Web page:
Japan calls for 'stable' FX moves as weak yen weighs on import-reliant economy

FILE PHOTO: Japan's Finance Minister Shunichi Suzuki prepares to ring a bell during the New Year ceremony marking the open of trading in 2022 at the Tokyo Stock Exchange (TSE), amid the coronavirus disease (COVID-19) pandemic, in Tokyo, Japan, January 4, 2022. REUTERS/Issei Kato

By Tetsushi Kajimoto and Leika Kihara

TOKYO (Reuters) -Japan will closely watch exchange-rate moves as market stability was "very important," Finance Minister Shunichi Suzuki said on Tuesday in the wake of the yen's decline to a five-year low against the dollar.

While Tokyo policymakers have traditionally favoured a weak yen for the boost it gives to exports, the sliding yen has become a source of worry recently as it further inflates the cost of food, fuel and raw material imports.

"Exchange-rate stability is very important. We'll carefully monitor the currency market and its impact on the Japanese economy," Suzuki told a news conference, when asked about the softening yen.

He refrained from directly commenting on the dollar/yen's level and whether a weak yen was negative for Japan's economy.

The yen fell as low as 118.44 per dollar on Tuesday to hit a new five-year low on bets the Bank of Japan (BOJ) will maintain its dovish stance, even as the U.S. Federal Reserve is set to raise interest rates on Wednesday.

The BOJ is likely to keep policy ultra-loose on Friday and vow to maintain its massive stimulus, even as rising fuel costs are set to push up inflation near its 2% target.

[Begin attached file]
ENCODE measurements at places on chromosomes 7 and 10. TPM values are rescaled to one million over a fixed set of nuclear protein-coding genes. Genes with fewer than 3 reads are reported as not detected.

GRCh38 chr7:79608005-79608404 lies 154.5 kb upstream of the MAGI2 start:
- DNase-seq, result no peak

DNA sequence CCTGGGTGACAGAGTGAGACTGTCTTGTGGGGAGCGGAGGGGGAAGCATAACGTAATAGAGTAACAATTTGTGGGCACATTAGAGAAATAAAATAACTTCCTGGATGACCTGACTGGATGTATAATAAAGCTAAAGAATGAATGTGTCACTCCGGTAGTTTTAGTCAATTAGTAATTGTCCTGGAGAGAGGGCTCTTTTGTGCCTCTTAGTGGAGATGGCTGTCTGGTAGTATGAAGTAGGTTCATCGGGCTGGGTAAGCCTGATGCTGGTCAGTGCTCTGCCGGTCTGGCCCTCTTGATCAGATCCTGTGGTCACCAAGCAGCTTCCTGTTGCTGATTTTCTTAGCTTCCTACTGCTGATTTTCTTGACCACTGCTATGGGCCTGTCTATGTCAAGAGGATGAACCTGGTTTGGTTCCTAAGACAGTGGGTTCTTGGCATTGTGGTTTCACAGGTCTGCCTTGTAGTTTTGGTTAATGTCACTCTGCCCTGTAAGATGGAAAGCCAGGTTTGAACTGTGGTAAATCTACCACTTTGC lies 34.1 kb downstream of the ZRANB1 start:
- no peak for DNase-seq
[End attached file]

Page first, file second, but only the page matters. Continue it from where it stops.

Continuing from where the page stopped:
"Japan's economic and price situation is different from that of the United States and Europe," Seiichi Shimizu, head of the BOJ's monetary affairs department, told parliament on Tuesday.

"That means the direction of monetary policy will be different," he said, making the case for sustaining monetary support for an economy still reeling from the pandemic.

Japanese policymakers have said a weak yen has both merits and demerits for the economy due to the country's changing export patterns and increasing reliance on imports.

Many lawmakers and business executives have however voiced concern over the damage a further yen decline could have on consumption and retailers' profits.

"I think there are more demerits (to a weak yen) with the dollar/yen having exceeded 115," Kengo Sakurada, chairman of business lobby Keizai Doyukai, told a briefing on Tuesday.

"If the BOJ cannot follow global central banks in raising rates, the yen would weaken further."

(Reporting by Tetsushi Kajimoto and Leika Kihara, Additional reporting by Kantaro KomiyaEditing by Chang-Ran Kim & Shri Navaratnam)

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